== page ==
Building Permits and Selling Your Home
Building Permits and Selling Your Home
Recent amendments have refocused interest in Oregon Revised Statute 105.465 that (among other things) requires anyone selling their home to disclose to prospective buyers if the required building permits and inspections had been obtained for any additions, conversions, or remodeling that had taken place on the home. If the required permits were not obtained, the prospective buyers may consider a different offer on the home. The requirement means, for instance, that if someone added a bathroom without taking out the necessary building permits, the seller is obligated to disclose this to the buyer. Typically, private home inspectors hired by prospective buyers often report these types of additions or alterations, and the sale may become contingent on the seller permitting the construction in question.
The City of Beaverton's Building Division is often contacted about obtaining the necessary permits, and some of the typical questions are:
Q What if I have made an alteration to my home without realizing I needed a permit and I want to correct the situation? Will I be subject to a fine? Do I have to tear the whole project down and start over?
A Penalties can be levied for those who refuse to comply with the law. The Building Division would rather see a building conform to the code than punish a homeowner. If a homeowner discovers they did not obtain a permit when required, they do not necessarily have to tear the project down and start over. If the alteration can meet the applicable codes, it can be approved. Our inspectors won’t necessarily approve something they cannot see and may require small sections of wall or roof covering be removed to verify the construction meets the code. There can be no guarantee that some changes may need to be made, and some may not be easy to accomplish.
Q If I take out a permit to remodel a home built ten years ago, do I build to the code in effect when the home was originally built?
A No. The new work must be constructed under the codes in effect today.
Q If I remodel my house, do I have to bring the entire home up to the codes in effect today?
A No. Only the new portion being remodeled must meet the current codes unless it creates a hazard for the existing building such as overloading an existing beam.
Q How long does it take to get a permit?
A The length of time varies depending on the complexity of the project. The Building Division has a staff member available Monday through Friday, from 7:30 a.m. – 9 a.m. and 1:30 p.m. – 2:30 p.m. or by appointment to review small, simple projects “over the counter.” This means you can come in and leave with a permit (taking approximately one-half hour). It may take other more complex projects up to two weeks before they are reviewed. Some permits can be handled through the mail or by our counter staff (such as water heater replacement, air conditioners, lawn irrigation backflow prevention devices, simple electrical permits, and wood and pellet stoves).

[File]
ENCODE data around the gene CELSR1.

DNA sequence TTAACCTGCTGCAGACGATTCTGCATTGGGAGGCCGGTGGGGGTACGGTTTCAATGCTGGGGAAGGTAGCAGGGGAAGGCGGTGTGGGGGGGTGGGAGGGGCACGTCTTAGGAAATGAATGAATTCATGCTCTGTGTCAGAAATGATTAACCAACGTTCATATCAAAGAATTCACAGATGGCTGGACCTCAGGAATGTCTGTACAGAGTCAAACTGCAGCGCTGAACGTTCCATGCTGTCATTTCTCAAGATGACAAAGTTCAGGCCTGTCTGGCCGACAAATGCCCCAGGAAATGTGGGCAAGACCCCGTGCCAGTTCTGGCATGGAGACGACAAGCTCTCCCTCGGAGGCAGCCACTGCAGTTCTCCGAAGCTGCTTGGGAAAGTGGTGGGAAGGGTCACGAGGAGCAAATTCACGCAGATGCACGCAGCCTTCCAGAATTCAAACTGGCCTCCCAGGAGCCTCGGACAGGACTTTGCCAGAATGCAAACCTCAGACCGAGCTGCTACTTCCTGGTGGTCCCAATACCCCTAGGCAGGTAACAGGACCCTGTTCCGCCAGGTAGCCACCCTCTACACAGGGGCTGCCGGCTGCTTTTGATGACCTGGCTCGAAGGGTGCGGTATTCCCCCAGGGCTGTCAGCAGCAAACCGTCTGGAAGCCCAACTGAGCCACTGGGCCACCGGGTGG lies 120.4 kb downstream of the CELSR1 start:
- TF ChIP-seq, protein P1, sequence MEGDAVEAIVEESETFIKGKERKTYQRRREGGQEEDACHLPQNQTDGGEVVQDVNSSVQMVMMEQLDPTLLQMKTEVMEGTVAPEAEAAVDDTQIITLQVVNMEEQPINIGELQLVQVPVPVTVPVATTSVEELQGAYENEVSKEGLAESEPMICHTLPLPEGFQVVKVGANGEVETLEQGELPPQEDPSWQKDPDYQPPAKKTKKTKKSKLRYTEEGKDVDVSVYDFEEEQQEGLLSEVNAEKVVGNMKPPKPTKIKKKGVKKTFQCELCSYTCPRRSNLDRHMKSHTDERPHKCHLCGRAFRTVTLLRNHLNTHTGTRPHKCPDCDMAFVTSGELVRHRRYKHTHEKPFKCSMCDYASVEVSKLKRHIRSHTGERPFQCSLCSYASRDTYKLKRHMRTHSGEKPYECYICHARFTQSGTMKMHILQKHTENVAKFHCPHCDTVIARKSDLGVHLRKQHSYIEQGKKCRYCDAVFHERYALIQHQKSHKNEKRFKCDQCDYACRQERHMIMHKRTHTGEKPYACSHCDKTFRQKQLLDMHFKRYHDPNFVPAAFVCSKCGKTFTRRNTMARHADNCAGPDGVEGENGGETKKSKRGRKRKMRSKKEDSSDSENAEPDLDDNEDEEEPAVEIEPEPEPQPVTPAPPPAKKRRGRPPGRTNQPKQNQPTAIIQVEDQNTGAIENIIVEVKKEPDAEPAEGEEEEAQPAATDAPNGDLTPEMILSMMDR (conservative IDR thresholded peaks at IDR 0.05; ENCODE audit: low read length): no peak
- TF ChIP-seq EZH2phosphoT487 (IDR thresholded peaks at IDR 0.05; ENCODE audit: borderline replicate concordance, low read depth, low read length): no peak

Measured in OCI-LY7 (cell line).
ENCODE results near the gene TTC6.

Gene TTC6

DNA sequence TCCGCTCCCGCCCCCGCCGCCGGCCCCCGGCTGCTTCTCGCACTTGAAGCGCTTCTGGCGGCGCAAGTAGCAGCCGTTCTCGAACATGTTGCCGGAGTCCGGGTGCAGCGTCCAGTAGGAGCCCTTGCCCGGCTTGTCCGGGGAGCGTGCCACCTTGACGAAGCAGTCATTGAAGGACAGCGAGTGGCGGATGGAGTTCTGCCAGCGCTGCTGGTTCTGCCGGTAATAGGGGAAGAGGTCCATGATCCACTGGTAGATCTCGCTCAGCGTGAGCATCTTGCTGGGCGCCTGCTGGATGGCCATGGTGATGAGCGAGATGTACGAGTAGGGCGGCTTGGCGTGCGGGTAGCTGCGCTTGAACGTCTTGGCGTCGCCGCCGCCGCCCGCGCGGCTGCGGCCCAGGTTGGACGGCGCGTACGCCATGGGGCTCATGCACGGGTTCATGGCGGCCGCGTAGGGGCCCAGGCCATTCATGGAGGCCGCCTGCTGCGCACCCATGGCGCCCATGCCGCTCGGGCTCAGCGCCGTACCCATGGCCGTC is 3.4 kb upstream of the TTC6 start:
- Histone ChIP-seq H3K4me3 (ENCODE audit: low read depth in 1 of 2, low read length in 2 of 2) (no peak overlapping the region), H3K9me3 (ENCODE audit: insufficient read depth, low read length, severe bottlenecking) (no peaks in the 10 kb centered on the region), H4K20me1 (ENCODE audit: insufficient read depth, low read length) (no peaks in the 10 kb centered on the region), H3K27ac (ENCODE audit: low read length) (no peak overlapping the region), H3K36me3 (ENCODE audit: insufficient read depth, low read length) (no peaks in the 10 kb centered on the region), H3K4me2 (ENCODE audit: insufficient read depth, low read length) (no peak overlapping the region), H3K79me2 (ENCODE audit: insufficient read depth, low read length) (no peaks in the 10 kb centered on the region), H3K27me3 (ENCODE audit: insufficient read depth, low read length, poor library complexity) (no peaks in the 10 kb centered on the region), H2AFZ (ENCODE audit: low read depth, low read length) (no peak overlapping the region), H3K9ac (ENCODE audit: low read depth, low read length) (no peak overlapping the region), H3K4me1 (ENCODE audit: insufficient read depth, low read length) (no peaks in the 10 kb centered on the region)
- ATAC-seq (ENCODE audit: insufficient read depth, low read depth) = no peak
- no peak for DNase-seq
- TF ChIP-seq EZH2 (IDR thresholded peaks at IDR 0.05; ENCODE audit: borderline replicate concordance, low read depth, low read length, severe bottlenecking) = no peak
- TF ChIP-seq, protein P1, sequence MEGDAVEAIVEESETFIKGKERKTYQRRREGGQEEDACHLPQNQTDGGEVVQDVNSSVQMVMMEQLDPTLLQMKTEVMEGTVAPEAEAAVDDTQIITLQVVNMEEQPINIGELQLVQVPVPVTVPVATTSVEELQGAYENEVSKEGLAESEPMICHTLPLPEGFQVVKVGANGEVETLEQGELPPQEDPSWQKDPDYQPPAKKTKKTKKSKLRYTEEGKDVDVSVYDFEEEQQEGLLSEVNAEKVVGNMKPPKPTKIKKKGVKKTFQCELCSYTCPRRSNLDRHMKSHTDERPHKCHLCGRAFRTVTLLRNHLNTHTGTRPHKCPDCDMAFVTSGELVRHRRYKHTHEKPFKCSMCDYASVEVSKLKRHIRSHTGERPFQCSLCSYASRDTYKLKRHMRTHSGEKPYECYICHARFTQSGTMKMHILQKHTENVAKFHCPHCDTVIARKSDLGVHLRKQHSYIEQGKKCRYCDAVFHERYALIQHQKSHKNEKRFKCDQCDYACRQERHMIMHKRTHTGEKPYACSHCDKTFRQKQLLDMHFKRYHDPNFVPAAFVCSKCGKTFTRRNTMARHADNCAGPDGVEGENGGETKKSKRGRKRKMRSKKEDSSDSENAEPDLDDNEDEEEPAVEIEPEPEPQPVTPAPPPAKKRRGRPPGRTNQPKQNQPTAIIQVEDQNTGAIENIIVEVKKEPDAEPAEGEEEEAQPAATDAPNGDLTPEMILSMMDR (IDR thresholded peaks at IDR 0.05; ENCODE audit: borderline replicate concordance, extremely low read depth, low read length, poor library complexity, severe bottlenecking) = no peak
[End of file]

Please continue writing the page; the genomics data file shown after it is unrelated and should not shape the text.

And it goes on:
As further explanation, this means that even if the project was completed five years ago, it would be reviewed under current building codes. While it is not the intention of the City to penalize a homeowner wanting to comply with the regulations, the rules which help protect our citizens cannot be overlooked. To obtain a permit requires plans that illustrate the work that had been performed to be submitted as part of the permit application. This can become a problem if there were never plans and/or the seller can’t recall how the work was done. If plans can be produced and approved by the Building Division, the next step would be for the City to inspect the work. Since often the work in question is typically beneath covered surfaces, the inspector would need to have a certain amount of sheetrock or other coverings removed for inspection. For example, plumbing and electrical inspectors must see the rough-in piping and wiring work behind the wall covering, under the floor, or in the attic to determine if the work conforms to the codes. If the work does not comply, it would need to be corrected in order to be approved. As you can tell, it could become a highly frustrating experience for everyone involved.
One way to get off to a good start with a remodel project is to avoid the possibility for problems later when trying to sell a house. A phone call to the City’s Building Division at 503-526-2493 should be one of the first things on the “to do” list of anyone contemplating a home project. Then when it comes time to sell your home, you will have one thing less to think about. You should also know that the State Building Code exempts some projects from permits, which is another reason to call, or you can view a list of work exempted from permits.
The City of Beaverton Building Division staff wants to be as helpful as possible so your permitting experience is a positive one. We can be reached Monday through Friday at 503-526-2493 from 7:30 a.m. - 4:30 p.m. And remember, permits exist to protect the safety and value of your home.